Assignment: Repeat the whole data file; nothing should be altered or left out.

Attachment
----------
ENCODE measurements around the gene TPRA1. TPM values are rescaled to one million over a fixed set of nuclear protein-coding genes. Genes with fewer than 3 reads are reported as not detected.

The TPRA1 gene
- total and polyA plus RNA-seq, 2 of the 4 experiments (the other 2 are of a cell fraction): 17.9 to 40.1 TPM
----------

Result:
ENCODE measurements around the gene TPRA1. TPM values are rescaled to one million over a fixed set of nuclear protein-coding genes. Genes with fewer than 3 reads are reported as not detected.

The TPRA1 gene
- total and polyA plus RNA-seq, 2 of the 4 experiments (the other 2 are of a cell fraction): 17.9 to 40.1 TPM